Article Text

Download PDFPDF
Prerequisites to support high-quality clinical trials in children and young people
  1. Steven Hirschfeld1,
  2. Florian B Lagler2,3,
  3. Jenny M Kindblom3,4
  1. 1 Uniformed Services University of the Health Sciences, 4201 Jones Bridge Road, Bethesda, Maryland, 20814 USA
  2. 2 Institute for Inherited Metabolic Diseases and Department of Pediatrics, Paracelsus Medical University, Clinical Research Center Salzburg GmbH, Strubergasse 21, 5020 Salzburg, Austria
  3. 3 European Society of Developmental, Perinatal and Pediatric Pharmacology (ESDPPP) Council, Leuven, Belgium
  4. 4 Pediatric Clinical Research Center, Queen Silvia Children’s Hospital, Sahlgrenska University Hospital, Gothenburg, Sweden
  1. Correspondence to Dr Jenny M Kindblom, Sahlgrenska University Hospital, S-413 45 Goteborg, Sweden; jenny.kindblom{at}


Children have the right to treatment based on the same quality of information that guides treatment in adults. Without the proper evaluation of medicinal products and devices in paediatric clinical trials that are designed to meet the rigorous standards of the competent authorities, children are discriminated from advances in medicine. There are regulatory, scientific and ethical incentives to address the knowledge gap regarding efficacy and safety of medicines in the paediatric population. High-quality clinical trials involving children of all ages can generate data that will ultimately close the knowledge gaps and support decision making.

For clinical trials that enrol children, the needs are specialised and often resource intensive. Prerequisites for successful paediatric clinical trials are personnel with training in both paediatrics and neonatology and expertise in clinical trials in these populations. Moreover, national and international networks for efficient collaboration, dissemination of information, and sharing of resources and expertise are also needed, together with competent, efficient and high-quality local infrastructure with effective processes. Monitoring and oversight bodies with the relevant competence, including expertise in paediatrics, is also an important prerequisite for paediatric clinical trials. Compromise in any of these components will compromise the downstream results.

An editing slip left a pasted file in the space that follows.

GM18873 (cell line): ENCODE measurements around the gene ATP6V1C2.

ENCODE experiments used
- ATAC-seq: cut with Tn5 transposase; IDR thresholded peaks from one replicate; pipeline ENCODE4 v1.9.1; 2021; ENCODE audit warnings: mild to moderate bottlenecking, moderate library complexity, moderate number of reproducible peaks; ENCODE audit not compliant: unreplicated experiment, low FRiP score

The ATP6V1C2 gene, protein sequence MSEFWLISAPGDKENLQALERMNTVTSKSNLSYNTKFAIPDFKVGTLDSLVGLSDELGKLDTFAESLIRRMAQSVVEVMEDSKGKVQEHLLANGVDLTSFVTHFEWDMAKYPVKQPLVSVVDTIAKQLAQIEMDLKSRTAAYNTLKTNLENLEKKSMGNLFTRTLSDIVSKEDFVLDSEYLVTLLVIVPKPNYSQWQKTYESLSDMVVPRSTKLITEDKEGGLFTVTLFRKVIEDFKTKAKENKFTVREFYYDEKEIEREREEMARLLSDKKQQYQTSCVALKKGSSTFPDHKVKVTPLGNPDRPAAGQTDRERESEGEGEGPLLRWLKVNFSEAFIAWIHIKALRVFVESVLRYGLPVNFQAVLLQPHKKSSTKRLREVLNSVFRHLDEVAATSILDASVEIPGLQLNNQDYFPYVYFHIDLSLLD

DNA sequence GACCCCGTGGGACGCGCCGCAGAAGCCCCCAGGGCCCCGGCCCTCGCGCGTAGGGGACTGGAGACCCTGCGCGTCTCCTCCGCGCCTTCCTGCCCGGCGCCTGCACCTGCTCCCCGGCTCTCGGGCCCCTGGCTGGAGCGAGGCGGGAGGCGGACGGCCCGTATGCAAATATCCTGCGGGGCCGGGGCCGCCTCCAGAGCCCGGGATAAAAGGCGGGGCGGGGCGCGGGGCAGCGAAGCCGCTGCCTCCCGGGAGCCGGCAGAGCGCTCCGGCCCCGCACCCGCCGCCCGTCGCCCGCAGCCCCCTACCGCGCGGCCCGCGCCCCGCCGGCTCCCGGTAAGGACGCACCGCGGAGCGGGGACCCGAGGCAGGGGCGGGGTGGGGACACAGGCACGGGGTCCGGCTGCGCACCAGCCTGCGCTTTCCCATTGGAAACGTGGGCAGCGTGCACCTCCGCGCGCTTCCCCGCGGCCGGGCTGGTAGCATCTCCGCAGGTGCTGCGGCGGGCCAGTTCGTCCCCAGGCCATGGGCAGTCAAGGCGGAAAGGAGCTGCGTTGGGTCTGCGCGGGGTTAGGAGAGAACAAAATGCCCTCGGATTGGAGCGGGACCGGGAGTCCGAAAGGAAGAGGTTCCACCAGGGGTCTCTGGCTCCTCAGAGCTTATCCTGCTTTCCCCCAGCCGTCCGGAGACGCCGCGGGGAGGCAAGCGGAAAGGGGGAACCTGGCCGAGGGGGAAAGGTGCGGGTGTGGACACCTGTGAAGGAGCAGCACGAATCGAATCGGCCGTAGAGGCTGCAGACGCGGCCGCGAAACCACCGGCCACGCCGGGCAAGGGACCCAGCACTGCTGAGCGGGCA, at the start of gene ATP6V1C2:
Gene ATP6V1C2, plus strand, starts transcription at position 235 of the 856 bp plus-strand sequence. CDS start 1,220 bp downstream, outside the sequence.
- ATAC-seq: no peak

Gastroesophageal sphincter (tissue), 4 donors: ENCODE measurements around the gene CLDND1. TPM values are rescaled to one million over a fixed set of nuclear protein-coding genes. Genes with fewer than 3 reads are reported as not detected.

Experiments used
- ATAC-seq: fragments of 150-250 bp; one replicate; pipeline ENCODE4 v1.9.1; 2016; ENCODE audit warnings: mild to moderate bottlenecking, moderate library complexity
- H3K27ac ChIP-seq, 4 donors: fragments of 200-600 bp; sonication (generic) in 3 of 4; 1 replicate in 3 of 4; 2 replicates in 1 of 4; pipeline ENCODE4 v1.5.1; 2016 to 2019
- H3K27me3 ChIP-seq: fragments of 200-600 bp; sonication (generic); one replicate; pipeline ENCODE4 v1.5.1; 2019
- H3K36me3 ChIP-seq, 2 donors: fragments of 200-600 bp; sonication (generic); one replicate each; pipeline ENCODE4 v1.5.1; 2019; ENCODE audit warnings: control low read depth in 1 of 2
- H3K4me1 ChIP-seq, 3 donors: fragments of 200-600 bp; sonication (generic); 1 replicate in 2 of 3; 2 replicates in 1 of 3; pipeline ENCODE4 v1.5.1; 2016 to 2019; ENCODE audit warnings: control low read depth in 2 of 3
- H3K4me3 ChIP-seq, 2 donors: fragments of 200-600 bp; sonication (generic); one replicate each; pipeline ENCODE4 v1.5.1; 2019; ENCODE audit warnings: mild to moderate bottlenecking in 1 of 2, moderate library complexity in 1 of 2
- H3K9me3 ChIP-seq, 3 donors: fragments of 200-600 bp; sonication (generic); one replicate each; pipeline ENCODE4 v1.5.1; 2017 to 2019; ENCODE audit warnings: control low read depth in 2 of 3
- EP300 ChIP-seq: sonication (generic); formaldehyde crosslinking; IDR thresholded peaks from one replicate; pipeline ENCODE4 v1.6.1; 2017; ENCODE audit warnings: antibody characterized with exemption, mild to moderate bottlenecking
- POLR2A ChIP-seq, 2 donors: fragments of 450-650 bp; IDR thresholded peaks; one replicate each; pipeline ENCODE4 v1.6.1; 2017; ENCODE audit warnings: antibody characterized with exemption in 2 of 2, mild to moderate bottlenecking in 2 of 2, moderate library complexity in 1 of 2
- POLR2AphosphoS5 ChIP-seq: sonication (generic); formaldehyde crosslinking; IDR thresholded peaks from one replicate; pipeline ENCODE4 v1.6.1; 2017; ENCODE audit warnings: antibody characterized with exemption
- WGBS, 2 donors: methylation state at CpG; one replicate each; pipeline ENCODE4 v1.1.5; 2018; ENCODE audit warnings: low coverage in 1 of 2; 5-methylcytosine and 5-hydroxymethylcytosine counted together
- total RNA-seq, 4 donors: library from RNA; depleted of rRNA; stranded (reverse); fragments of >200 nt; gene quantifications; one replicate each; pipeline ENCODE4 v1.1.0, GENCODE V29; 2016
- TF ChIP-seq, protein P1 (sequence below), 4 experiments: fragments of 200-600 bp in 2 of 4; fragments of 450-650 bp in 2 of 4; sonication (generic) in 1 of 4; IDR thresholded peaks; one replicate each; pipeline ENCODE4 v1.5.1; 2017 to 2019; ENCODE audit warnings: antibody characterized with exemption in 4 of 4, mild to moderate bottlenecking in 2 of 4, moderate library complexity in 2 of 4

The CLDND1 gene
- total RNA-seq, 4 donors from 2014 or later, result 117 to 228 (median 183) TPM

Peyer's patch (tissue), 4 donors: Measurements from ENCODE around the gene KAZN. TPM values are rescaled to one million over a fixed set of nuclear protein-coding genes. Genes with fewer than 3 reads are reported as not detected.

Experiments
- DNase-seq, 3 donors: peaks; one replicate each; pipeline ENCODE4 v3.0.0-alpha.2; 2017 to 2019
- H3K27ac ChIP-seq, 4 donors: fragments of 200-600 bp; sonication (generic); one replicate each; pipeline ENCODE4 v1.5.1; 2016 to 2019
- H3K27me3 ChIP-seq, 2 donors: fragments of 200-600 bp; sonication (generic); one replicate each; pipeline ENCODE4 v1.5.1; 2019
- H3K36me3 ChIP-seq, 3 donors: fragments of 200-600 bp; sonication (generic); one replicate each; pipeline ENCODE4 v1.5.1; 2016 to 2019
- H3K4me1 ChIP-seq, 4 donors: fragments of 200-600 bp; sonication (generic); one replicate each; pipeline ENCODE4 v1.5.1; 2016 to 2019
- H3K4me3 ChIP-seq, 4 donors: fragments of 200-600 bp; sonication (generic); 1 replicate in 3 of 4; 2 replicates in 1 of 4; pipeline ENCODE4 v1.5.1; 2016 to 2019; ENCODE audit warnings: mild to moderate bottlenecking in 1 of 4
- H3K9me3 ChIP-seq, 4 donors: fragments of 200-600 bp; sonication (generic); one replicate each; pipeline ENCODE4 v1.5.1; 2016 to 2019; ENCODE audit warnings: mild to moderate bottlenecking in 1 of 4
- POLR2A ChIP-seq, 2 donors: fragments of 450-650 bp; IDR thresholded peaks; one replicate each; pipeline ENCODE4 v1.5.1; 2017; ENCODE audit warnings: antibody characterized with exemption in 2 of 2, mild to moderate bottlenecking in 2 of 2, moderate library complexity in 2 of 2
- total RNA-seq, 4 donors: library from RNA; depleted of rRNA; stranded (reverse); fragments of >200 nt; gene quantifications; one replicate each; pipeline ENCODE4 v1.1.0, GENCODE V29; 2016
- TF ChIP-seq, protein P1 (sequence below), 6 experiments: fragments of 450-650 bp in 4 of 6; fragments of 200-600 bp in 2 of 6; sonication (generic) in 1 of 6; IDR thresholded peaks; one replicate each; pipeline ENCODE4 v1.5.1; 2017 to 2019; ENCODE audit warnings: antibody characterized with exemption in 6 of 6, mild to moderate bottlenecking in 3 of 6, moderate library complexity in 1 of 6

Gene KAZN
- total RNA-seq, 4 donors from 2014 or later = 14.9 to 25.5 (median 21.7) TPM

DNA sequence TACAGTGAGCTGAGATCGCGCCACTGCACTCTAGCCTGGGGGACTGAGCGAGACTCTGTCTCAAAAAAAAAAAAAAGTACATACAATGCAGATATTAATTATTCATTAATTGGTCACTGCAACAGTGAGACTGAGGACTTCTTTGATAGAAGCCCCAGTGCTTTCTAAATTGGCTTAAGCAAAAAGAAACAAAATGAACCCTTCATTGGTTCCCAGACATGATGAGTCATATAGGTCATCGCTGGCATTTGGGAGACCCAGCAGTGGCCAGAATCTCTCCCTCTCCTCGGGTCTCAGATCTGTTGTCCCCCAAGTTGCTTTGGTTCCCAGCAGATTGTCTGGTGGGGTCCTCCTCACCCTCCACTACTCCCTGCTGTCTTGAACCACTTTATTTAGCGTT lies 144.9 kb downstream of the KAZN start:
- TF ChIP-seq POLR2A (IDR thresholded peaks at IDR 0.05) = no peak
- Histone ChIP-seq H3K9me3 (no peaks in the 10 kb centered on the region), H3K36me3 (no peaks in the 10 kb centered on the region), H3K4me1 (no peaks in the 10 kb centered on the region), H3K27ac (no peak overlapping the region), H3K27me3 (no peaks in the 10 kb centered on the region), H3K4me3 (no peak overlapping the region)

This paper discusses the structures and competences needed in order to perform effective, high-quality paediatric clinical trials with the ultimate goal of better medicines and treatments for children. We propose a model of examining the process as a series of components that each has to be optimised, then all the components are actively optimised to function together as an ecosystem, and the resulting ecosystem functions well with the general research system and the healthcare delivery system.

  • evidence based medicine
  • general paediatrics
  • outcomes research

Data availability statement

There are no data that can be made available with this review article.

Statistics from

Data availability statement

There are no data that can be made available with this review article.

View Full Text


  • Contributors All authors performed literature searches and read relevant literature. All authors drafted the manuscript and reviewed it critically. All authors approved the re-submission.

  • Funding The authors have not declared a specific grant for this research from any funding agency in the public, commercial or not-for-profit sectors.

  • Competing interests None declared.

  • Provenance and peer review Commissioned; externally peer reviewed.

Request Permissions

If you wish to reuse any or all of this article please use the link below which will take you to the Copyright Clearance Center’s RightsLink service. You will be able to get a quick price and instant permission to reuse the content in many different ways.